Nancy Pearcey: Darwin's Dangerous Idea Invades the School Restroom
Nancy writes at Uncommon Descent:
The public has responded swiftly and strongly against the Obama administration’s demand that public schools admit transgender students into the showers, locker rooms, and sports teams of their choice. But to be successful, the response must also be informed. Where did transgender ideology come from, and how can we respond more effectively?
The answer may surprise you. If we dig deeply, we discover that the turning point, historically, was Darwin’s theory of evolution. It had a lasting impact in at least three ways.
Matter Does Not Matter
Let’s tease out its impact through the language of the transgender movement. California set the tone in 2007 when it changed its education code to define gender as “a person’s gender identity and gender related appearance and behavior whether or not stereotypically associated with the person’s assigned sex at birth.”
What’s the key word here? “Assigned.” As though a person’s sex at birth were purely arbitrary instead of a scientific, biological fact.
What such language implies is that biological facts do not matter. The law is being used to impose a worldview that denigrates the physical body as inconsequential, insignificant, and irrelevant to gender identity. It is a worldview that alienates people from their own bodies. As Anglican theologian Oliver O’Donovan writes, transgender ideology implies that “the body is an accident that has befallen the real me; the real me has a true sex” apart from my body.
Where did such a negative view of the body come from? From Darwin’s rejection of purpose and design in nature. Both classical Greek and Christian philosophy regarded the natural world as teleological – from the Greek telos, meaning purpose or goal. It is evident that eyes are for seeing and ears for hearing; fins are for swimming and wings for flying. The only reason molecules are arranged in those particular configurations is to achieve a purpose.
Because the human body is part of nature, it too was recognized as having a purpose. The sexual differentiation of male and female was not some cosmic accident. It showed that the human body is oriented toward opposite-sex pair-bonding for emotional attachment and procreation. Teleology is the basis for naturallaw ethics: It tells us how to fulfill our true nature, how to become fully human.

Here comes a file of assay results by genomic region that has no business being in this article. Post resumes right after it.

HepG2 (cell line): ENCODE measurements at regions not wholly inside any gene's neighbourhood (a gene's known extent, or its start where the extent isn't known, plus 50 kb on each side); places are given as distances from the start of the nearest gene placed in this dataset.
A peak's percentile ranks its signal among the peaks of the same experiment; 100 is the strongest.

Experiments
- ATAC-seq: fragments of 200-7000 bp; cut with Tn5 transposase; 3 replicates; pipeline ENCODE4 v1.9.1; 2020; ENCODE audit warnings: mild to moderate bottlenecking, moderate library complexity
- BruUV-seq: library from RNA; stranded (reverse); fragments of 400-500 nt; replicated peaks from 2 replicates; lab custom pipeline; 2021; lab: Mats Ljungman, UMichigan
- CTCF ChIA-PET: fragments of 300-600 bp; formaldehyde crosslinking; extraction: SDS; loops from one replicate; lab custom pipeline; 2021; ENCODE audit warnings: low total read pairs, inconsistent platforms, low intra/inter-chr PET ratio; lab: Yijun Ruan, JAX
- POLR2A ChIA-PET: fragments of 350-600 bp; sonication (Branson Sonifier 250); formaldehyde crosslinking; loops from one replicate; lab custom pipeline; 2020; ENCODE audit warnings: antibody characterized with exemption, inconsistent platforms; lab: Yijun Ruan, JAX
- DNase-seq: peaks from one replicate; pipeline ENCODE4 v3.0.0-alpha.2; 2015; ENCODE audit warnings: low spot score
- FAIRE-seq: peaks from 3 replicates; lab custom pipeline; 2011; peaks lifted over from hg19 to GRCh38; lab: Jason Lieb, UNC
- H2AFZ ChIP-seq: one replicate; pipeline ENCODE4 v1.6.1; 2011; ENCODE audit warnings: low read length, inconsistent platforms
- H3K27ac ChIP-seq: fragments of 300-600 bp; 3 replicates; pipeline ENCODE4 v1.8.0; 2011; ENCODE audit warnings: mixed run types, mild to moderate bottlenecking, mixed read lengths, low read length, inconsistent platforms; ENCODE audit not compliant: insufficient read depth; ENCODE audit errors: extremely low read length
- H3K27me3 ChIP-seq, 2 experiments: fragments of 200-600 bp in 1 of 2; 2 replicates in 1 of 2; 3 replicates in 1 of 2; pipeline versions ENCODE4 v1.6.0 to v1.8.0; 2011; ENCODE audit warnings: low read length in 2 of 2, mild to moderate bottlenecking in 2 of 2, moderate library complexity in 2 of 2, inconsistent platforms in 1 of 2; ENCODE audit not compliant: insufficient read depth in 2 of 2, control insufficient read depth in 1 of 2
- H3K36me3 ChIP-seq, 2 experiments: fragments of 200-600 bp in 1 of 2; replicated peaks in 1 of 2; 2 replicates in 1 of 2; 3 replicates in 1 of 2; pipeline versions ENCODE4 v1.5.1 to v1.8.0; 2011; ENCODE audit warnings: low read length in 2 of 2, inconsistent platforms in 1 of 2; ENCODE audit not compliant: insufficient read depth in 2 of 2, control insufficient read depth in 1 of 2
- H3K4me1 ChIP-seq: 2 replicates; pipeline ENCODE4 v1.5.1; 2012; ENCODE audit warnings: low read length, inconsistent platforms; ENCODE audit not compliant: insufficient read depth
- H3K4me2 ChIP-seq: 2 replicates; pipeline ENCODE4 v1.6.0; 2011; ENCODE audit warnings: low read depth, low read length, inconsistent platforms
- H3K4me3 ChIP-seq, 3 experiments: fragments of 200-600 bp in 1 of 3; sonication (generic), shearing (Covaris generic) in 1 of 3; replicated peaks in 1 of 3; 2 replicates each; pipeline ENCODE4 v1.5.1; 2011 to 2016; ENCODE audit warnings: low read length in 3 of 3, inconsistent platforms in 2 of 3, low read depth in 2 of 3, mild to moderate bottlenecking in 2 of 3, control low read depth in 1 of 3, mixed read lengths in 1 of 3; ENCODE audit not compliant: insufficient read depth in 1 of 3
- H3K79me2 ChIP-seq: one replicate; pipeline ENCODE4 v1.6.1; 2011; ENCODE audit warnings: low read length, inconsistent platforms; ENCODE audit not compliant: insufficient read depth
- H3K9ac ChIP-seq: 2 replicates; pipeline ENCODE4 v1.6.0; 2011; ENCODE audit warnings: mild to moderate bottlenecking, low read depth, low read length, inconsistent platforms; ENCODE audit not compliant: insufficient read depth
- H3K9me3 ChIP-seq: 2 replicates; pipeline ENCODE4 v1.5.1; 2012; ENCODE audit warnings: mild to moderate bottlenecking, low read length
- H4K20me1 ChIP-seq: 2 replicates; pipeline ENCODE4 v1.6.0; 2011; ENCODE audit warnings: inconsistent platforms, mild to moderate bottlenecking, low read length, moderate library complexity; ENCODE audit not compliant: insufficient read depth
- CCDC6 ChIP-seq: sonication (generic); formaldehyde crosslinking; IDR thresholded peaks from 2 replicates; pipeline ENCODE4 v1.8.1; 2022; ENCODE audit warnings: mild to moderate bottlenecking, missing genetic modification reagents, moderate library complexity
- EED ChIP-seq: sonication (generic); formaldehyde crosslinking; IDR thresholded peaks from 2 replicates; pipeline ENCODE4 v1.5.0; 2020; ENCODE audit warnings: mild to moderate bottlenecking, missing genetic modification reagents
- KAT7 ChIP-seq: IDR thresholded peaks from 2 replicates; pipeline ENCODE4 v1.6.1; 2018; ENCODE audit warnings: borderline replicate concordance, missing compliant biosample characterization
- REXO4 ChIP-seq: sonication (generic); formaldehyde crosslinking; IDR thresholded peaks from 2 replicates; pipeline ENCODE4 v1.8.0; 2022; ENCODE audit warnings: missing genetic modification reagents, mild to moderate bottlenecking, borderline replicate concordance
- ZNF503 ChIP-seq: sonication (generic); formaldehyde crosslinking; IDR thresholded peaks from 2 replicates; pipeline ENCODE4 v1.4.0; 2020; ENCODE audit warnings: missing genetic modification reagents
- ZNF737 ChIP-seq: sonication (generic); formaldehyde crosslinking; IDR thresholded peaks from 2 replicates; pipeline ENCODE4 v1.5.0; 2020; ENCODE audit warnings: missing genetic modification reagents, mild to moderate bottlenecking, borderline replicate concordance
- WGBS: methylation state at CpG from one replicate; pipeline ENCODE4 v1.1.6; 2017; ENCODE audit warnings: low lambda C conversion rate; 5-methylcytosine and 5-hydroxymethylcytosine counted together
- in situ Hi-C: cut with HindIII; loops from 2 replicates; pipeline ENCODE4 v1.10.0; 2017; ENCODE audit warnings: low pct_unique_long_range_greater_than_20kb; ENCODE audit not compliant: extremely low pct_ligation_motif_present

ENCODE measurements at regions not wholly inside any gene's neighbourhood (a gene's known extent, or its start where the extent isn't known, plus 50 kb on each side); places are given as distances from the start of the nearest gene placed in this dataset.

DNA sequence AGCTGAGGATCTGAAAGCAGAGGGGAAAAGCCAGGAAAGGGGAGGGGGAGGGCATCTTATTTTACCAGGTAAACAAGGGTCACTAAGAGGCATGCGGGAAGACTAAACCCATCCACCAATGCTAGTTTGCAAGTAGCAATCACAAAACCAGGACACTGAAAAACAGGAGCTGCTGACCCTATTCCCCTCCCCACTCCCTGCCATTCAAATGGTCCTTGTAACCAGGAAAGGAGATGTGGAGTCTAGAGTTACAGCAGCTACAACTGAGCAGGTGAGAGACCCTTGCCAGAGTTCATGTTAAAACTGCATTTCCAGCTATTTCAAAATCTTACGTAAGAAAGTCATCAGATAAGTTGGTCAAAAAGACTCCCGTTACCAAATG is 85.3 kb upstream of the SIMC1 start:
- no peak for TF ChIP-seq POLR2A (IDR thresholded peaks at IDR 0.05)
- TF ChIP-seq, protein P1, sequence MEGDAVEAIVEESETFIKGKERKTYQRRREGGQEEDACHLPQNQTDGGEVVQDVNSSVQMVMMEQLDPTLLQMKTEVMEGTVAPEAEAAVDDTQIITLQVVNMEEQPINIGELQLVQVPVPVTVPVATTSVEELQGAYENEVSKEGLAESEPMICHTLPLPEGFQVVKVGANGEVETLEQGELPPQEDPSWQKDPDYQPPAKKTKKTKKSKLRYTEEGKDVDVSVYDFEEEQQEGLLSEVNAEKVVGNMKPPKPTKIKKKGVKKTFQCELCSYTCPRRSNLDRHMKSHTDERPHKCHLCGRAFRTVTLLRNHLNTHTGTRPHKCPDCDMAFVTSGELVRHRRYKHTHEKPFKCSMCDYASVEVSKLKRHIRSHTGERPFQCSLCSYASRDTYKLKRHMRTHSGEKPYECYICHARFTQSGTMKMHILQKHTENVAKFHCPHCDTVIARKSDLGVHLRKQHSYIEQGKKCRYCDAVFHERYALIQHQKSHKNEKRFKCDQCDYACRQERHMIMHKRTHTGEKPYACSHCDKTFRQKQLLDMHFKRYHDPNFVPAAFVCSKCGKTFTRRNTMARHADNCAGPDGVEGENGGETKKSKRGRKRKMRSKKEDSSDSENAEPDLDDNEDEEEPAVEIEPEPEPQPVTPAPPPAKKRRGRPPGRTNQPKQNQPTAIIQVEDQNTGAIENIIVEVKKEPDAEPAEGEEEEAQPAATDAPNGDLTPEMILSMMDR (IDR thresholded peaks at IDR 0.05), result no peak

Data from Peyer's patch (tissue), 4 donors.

Darwin did not deny that nature appears to be designed for a purpose. But he wanted to reduce that appearance to an illusion, the result of a purposeless material process. The two elements of his theory, random variations sifted by the blind automatic forces of natural selection, were proposed expressly to eliminate plan or purpose.
As historian Jacques Barzun writes, “This denial of purpose is Darwin’s distinctive contention.”
The implication of the Darwinian worldview is that the biological differentiation of male and female is a cosmic accident. The body was reduced to raw material that can be manipulated and controlled to serve human needs and preferences – like any other natural resource. Gender identity is strictly in the mind, even to the point of overriding biological identity. Matter does not matter.
This was “Darwin’s dangerous idea,” says philosopher Daniel Dennett in a book by that title. He describes Darwinism as a “universal acid; it eats through just about every traditional concept and leaves in its wake a revolutionized world-view.”
Read all of Nancy's article.